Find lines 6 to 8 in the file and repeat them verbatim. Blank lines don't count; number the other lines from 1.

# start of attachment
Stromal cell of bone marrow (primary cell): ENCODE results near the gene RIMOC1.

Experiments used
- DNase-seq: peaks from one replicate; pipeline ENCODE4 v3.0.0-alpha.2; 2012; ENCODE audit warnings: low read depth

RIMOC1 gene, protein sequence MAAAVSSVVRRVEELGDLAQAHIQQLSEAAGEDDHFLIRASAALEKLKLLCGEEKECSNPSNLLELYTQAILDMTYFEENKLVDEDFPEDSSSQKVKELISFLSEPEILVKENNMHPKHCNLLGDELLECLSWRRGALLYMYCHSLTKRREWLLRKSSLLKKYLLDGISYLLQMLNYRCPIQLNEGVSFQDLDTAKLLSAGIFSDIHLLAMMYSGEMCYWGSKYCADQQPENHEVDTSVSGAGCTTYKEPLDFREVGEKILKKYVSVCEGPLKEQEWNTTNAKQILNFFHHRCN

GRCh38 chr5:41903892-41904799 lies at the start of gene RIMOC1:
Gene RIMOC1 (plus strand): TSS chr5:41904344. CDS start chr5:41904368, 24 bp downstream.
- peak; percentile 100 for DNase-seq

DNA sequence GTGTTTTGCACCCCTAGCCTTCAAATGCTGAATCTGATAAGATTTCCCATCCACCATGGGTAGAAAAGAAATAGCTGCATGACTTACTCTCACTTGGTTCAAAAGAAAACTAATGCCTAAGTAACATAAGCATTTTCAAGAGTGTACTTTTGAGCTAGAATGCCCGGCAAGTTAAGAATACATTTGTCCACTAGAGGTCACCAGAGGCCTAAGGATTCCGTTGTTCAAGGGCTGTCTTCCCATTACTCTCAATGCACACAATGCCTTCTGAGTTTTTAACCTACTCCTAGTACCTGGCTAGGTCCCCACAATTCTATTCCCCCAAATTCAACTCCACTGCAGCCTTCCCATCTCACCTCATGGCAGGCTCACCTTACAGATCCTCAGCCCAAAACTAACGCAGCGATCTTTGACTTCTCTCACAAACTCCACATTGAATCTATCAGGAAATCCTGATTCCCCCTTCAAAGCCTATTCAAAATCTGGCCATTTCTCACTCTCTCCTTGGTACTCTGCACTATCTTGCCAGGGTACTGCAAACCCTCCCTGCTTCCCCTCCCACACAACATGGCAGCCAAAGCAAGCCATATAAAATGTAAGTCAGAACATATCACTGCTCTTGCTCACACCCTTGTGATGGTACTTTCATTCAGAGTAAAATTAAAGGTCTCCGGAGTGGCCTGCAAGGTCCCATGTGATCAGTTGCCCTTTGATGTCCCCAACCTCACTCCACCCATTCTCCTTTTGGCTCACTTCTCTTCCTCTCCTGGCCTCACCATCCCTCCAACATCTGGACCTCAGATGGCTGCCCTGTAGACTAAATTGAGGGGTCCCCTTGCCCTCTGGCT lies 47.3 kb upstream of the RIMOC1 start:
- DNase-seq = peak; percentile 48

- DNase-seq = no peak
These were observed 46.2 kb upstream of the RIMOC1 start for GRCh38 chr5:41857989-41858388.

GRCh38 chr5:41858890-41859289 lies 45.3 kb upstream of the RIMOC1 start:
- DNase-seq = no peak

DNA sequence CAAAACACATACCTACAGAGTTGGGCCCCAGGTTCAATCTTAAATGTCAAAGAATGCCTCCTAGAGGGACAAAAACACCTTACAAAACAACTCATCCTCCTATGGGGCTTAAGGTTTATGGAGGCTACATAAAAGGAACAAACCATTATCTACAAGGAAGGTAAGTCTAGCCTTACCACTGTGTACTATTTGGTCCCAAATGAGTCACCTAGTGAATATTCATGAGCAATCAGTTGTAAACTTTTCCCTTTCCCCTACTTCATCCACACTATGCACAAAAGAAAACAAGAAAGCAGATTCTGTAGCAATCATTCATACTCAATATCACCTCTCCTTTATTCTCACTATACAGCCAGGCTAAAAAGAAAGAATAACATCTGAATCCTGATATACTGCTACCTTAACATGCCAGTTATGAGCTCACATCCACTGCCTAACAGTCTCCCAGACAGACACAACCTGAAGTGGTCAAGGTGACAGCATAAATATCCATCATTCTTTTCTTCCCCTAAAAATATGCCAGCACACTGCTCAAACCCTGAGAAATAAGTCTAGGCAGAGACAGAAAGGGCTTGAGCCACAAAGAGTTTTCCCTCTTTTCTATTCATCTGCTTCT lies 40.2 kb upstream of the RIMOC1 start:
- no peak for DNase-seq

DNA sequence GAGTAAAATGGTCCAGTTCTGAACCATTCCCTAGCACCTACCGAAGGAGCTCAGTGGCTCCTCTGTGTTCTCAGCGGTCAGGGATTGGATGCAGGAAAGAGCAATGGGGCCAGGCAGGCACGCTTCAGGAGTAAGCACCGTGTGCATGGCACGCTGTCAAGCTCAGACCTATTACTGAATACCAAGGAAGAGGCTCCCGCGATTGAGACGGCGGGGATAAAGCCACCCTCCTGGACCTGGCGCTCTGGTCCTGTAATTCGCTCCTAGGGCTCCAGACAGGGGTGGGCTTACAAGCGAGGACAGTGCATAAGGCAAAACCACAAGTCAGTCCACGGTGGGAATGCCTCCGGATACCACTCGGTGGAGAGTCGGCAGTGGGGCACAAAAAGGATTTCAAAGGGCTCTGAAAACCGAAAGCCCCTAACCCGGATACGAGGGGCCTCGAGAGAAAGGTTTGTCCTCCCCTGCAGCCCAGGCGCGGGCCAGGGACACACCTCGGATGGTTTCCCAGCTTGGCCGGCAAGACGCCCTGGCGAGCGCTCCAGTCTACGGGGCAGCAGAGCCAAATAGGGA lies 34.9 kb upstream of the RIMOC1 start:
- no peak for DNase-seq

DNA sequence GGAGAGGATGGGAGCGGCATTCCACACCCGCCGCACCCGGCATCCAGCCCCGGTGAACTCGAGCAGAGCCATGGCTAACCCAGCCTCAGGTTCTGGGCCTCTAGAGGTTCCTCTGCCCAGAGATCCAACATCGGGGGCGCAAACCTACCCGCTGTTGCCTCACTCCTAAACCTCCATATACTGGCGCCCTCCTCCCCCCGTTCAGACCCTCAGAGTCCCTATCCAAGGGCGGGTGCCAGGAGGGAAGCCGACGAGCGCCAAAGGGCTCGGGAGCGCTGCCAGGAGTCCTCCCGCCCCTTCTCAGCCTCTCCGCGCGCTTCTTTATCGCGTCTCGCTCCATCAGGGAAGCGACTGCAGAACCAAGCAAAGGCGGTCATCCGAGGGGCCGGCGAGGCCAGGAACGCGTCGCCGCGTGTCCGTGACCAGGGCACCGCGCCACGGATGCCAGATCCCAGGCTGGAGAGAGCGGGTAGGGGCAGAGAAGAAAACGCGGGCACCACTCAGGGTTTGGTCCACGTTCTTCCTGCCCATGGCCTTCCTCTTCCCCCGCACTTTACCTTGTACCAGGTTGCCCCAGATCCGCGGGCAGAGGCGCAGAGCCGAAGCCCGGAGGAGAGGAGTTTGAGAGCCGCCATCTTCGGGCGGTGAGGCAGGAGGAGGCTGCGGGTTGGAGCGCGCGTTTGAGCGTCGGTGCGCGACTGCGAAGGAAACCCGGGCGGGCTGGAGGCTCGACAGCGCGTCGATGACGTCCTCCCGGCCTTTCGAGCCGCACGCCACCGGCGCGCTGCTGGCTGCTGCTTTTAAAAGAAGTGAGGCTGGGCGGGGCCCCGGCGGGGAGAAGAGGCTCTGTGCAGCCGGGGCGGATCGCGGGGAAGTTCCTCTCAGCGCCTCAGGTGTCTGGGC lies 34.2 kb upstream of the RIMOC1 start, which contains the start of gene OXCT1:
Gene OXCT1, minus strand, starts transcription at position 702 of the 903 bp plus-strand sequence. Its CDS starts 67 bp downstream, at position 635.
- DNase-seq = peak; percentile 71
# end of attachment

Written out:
Gene RIMOC1 (plus strand): TSS chr5:41904344. CDS start chr5:41904368, 24 bp downstream.
- peak; percentile 100 for DNase-seq

DNA sequence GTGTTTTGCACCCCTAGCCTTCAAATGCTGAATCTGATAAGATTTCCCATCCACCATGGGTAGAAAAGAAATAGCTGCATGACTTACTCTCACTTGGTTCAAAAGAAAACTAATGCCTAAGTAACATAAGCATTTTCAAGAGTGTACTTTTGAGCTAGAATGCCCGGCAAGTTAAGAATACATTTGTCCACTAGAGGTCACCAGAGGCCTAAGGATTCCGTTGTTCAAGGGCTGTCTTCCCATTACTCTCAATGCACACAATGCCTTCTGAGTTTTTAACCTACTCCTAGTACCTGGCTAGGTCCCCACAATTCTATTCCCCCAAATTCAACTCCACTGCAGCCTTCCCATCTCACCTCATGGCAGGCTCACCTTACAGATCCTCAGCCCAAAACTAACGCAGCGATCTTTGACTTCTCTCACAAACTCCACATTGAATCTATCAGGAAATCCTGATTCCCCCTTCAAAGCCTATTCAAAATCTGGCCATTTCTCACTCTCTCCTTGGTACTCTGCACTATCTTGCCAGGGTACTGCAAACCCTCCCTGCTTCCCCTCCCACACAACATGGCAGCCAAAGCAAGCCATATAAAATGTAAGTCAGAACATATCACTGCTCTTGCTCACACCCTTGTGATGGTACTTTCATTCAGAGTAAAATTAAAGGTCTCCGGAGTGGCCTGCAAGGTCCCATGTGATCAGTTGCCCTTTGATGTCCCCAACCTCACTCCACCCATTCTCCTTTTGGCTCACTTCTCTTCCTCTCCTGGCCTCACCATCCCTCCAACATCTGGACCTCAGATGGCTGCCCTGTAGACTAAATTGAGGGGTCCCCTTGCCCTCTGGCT lies 47.3 kb upstream of the RIMOC1 start: